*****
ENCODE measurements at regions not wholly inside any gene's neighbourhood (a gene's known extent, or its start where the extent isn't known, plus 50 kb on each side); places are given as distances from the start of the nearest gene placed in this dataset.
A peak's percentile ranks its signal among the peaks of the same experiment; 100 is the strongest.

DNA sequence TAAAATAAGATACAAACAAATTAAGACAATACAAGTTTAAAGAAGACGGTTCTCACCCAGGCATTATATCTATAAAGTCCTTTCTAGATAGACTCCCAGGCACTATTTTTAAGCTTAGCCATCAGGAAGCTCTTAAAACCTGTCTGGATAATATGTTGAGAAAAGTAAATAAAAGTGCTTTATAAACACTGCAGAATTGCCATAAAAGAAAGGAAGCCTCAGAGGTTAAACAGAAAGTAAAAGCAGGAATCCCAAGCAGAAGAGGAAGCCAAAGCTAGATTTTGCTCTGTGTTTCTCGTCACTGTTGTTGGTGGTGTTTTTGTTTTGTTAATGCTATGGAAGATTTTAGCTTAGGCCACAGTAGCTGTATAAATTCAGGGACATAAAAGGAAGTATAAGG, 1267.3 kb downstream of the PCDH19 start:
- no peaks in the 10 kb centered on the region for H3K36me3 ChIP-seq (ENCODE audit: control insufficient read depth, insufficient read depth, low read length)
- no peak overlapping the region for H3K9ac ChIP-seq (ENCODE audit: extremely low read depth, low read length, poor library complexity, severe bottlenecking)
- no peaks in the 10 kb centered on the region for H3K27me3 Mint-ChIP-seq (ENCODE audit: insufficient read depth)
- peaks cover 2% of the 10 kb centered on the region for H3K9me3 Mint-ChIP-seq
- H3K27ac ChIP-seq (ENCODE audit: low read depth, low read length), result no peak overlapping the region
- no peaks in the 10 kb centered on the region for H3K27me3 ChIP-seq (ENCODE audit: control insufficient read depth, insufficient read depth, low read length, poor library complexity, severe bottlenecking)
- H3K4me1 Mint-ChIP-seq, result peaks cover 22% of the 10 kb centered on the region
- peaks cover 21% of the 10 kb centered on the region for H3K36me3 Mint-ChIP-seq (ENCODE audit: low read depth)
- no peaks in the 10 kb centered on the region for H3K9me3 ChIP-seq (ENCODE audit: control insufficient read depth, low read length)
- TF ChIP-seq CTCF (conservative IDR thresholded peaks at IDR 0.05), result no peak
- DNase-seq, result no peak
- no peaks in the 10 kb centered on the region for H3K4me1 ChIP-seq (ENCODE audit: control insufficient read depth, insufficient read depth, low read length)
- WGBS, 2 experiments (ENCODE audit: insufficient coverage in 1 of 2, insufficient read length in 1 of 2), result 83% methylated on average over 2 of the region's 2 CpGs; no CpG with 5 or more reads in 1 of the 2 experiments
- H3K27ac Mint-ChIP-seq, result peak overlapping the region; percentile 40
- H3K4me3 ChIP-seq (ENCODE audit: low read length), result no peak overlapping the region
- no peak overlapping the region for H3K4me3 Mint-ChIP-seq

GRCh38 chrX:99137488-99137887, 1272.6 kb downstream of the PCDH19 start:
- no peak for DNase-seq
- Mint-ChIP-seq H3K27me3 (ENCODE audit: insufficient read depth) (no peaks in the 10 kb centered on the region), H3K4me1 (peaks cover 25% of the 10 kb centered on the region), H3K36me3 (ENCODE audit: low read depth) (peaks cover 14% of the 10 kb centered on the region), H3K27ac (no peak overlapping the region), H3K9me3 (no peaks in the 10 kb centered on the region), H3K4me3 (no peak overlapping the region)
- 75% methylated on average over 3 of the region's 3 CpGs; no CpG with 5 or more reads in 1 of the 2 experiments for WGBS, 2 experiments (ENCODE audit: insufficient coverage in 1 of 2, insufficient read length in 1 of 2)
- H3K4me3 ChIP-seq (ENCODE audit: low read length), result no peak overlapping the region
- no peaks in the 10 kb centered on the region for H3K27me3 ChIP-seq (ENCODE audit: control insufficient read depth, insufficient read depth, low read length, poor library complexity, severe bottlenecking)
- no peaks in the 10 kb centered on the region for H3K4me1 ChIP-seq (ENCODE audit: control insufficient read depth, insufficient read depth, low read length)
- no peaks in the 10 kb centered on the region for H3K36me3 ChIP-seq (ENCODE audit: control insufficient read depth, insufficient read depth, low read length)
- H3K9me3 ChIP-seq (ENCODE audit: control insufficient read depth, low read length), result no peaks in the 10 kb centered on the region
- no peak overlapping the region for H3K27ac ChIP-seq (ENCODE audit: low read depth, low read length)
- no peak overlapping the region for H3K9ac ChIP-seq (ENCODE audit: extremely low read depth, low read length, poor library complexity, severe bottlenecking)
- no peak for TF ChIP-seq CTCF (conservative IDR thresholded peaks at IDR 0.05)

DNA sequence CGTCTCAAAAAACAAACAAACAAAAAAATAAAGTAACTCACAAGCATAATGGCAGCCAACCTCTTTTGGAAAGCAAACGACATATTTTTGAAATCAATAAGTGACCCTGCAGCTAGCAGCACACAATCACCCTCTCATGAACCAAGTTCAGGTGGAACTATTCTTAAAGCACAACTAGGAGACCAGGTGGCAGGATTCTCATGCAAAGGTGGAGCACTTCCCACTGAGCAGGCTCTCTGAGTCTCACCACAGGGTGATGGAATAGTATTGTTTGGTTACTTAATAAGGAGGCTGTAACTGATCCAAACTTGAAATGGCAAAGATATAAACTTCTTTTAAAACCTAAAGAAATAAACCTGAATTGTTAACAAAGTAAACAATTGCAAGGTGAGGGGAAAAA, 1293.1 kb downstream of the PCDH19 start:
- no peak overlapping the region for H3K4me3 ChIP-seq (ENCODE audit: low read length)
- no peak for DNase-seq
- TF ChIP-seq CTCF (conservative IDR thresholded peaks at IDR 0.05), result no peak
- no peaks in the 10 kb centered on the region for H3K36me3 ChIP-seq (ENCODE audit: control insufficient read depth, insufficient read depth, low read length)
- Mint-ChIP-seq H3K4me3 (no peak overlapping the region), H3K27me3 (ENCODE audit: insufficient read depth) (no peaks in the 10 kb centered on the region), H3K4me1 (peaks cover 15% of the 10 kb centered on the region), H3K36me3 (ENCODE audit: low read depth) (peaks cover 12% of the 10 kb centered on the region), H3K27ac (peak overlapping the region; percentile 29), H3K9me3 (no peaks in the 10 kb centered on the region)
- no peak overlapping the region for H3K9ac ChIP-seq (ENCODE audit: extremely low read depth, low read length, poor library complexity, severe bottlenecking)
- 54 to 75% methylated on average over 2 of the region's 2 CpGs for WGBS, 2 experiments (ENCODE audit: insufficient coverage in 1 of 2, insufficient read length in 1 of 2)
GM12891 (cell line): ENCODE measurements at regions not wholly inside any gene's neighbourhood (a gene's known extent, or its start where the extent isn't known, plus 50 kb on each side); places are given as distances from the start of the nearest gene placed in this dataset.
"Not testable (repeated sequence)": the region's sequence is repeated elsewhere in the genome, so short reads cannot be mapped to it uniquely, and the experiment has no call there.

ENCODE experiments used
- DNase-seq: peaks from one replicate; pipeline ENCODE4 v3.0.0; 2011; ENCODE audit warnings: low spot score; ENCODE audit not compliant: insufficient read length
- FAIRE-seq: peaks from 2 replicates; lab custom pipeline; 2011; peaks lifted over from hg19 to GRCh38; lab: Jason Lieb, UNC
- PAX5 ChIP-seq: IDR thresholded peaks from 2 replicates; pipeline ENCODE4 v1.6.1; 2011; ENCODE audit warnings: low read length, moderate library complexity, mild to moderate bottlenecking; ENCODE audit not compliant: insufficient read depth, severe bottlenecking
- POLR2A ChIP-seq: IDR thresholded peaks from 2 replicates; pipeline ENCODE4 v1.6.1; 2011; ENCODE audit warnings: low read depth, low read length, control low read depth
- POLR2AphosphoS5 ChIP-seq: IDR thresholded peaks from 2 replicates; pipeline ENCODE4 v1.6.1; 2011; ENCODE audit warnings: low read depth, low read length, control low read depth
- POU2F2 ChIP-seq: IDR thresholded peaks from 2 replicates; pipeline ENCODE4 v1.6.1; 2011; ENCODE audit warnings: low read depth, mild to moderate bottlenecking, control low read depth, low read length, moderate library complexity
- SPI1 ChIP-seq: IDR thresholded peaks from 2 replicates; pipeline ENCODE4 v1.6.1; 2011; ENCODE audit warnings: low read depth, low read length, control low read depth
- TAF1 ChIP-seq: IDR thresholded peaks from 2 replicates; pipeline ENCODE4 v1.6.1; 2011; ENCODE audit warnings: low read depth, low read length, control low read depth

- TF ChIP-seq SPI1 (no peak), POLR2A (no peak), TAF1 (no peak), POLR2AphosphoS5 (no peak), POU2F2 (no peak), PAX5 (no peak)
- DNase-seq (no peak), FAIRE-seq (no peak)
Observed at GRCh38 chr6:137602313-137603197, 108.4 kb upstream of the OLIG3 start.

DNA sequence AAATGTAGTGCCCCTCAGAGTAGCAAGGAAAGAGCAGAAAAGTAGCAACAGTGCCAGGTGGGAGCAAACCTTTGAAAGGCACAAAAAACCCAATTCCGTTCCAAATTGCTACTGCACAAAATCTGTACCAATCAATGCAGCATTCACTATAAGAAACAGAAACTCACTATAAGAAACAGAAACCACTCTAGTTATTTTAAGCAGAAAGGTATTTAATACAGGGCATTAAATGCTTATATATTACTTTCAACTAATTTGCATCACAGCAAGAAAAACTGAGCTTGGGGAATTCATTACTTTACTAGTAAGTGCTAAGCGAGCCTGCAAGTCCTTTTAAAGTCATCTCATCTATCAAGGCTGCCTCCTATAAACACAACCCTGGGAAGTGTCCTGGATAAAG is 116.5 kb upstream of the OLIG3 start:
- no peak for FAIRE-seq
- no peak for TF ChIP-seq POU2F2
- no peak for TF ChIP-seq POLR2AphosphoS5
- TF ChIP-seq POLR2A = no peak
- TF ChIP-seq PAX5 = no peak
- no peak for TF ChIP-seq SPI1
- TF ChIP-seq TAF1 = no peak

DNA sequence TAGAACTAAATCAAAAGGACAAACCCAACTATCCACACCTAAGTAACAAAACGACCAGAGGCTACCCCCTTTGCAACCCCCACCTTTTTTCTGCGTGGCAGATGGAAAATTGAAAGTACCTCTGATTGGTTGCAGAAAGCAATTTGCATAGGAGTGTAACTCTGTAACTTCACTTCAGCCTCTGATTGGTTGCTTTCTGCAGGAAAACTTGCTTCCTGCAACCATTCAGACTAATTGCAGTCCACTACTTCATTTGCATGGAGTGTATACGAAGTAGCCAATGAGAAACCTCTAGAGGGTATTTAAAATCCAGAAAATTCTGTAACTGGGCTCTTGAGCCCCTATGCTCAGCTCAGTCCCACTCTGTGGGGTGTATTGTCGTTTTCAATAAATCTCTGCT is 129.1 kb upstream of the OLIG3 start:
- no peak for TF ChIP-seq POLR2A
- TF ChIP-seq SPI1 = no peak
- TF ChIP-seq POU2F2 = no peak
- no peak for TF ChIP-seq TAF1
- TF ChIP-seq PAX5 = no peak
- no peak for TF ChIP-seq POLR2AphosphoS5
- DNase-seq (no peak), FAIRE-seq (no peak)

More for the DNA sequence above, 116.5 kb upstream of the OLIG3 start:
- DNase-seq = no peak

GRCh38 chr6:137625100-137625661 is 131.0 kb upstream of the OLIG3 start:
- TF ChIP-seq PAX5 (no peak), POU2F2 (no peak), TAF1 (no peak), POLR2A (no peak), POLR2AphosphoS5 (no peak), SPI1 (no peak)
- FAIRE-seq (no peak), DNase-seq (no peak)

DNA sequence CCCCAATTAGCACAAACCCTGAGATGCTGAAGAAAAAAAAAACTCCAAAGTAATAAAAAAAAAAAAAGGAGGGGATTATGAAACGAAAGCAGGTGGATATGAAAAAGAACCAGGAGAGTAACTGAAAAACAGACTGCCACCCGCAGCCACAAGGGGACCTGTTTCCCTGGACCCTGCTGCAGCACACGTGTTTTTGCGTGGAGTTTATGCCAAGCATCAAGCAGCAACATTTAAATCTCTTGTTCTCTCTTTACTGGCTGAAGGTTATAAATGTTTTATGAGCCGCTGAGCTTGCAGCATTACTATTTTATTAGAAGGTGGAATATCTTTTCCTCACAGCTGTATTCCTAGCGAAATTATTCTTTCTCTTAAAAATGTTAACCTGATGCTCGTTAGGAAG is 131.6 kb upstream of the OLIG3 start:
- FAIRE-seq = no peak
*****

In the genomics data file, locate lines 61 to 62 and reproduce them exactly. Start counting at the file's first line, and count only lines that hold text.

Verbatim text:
- TF ChIP-seq TAF1 = no peak

DNA sequence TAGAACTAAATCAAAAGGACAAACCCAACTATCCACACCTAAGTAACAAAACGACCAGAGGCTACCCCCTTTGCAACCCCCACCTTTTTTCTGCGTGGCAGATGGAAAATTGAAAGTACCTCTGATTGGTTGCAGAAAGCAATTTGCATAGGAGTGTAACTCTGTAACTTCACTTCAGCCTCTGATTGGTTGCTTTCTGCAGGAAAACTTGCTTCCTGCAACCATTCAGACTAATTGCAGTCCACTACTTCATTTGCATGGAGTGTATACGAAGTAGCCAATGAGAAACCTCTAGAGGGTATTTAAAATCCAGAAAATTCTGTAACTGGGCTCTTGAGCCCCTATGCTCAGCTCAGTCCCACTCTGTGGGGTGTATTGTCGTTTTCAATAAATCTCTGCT is 129.1 kb upstream of the OLIG3 start: